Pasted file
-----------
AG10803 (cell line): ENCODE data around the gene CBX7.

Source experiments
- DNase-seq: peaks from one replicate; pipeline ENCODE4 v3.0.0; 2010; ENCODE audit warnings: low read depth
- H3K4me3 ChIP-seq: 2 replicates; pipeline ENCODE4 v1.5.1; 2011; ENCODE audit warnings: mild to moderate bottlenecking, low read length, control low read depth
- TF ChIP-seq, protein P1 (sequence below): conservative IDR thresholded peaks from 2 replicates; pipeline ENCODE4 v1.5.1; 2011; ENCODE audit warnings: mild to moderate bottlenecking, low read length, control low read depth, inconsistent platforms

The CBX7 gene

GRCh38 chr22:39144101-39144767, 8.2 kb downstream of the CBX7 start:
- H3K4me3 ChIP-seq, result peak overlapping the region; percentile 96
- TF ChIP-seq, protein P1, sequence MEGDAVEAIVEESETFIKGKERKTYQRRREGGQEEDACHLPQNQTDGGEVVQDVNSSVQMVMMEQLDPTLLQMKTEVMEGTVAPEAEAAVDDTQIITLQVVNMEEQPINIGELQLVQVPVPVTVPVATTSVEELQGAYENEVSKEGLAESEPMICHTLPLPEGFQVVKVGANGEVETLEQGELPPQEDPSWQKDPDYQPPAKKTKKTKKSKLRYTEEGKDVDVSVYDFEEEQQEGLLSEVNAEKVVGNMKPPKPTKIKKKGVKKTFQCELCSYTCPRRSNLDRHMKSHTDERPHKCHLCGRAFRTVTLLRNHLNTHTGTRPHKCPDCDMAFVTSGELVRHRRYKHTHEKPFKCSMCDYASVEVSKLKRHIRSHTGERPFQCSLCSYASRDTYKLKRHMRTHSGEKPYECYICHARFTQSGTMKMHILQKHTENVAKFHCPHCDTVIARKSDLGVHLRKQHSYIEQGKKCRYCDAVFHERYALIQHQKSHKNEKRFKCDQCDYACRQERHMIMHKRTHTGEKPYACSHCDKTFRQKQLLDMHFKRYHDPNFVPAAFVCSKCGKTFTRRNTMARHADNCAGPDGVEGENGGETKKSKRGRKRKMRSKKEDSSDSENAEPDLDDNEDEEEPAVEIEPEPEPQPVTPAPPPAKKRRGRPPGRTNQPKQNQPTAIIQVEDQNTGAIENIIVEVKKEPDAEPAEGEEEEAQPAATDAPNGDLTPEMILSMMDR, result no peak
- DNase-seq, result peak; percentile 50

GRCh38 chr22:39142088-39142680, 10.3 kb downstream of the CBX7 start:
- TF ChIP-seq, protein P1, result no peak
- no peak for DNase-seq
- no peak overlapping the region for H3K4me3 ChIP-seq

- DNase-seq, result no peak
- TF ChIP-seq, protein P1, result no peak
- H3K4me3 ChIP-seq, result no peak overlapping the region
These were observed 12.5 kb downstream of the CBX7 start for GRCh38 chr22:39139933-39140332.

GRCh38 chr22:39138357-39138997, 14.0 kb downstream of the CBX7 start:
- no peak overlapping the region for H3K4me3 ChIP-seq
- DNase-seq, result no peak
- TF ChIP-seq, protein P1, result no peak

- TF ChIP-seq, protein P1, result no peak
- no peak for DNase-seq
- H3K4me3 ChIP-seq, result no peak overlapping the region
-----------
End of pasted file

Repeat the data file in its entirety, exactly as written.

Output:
AG10803 (cell line): ENCODE data around the gene CBX7.

Source experiments
- DNase-seq: peaks from one replicate; pipeline ENCODE4 v3.0.0; 2010; ENCODE audit warnings: low read depth
- H3K4me3 ChIP-seq: 2 replicates; pipeline ENCODE4 v1.5.1; 2011; ENCODE audit warnings: mild to moderate bottlenecking, low read length, control low read depth
- TF ChIP-seq, protein P1 (sequence below): conservative IDR thresholded peaks from 2 replicates; pipeline ENCODE4 v1.5.1; 2011; ENCODE audit warnings: mild to moderate bottlenecking, low read length, control low read depth, inconsistent platforms

The CBX7 gene

GRCh38 chr22:39144101-39144767, 8.2 kb downstream of the CBX7 start:
- H3K4me3 ChIP-seq, result peak overlapping the region; percentile 96
- TF ChIP-seq, protein P1, sequence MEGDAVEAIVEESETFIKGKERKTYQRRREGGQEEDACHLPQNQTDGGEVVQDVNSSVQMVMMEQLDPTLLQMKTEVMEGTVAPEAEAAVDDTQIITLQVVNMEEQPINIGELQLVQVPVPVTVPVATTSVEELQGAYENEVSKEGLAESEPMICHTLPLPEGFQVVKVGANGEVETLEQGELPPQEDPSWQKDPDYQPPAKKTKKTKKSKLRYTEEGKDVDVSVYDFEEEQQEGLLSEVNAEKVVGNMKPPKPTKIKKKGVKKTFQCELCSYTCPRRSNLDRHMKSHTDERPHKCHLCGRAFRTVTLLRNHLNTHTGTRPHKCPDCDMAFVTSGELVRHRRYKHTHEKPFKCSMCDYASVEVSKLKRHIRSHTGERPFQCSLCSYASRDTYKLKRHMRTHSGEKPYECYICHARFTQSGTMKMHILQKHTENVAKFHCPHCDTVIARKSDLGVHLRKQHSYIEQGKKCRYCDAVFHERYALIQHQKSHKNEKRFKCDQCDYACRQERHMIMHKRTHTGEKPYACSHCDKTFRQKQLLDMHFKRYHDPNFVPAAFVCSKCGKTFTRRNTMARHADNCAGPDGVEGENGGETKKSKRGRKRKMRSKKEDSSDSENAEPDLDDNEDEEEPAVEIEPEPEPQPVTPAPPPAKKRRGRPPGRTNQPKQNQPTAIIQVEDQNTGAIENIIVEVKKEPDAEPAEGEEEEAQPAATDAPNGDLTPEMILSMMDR, result no peak
- DNase-seq, result peak; percentile 50

GRCh38 chr22:39142088-39142680, 10.3 kb downstream of the CBX7 start:
- TF ChIP-seq, protein P1, result no peak
- no peak for DNase-seq
- no peak overlapping the region for H3K4me3 ChIP-seq

- DNase-seq, result no peak
- TF ChIP-seq, protein P1, result no peak
- H3K4me3 ChIP-seq, result no peak overlapping the region
These were observed 12.5 kb downstream of the CBX7 start for GRCh38 chr22:39139933-39140332.

GRCh38 chr22:39138357-39138997, 14.0 kb downstream of the CBX7 start:
- no peak overlapping the region for H3K4me3 ChIP-seq
- DNase-seq, result no peak
- TF ChIP-seq, protein P1, result no peak

- TF ChIP-seq, protein P1, result no peak
- no peak for DNase-seq
- H3K4me3 ChIP-seq, result no peak overlapping the region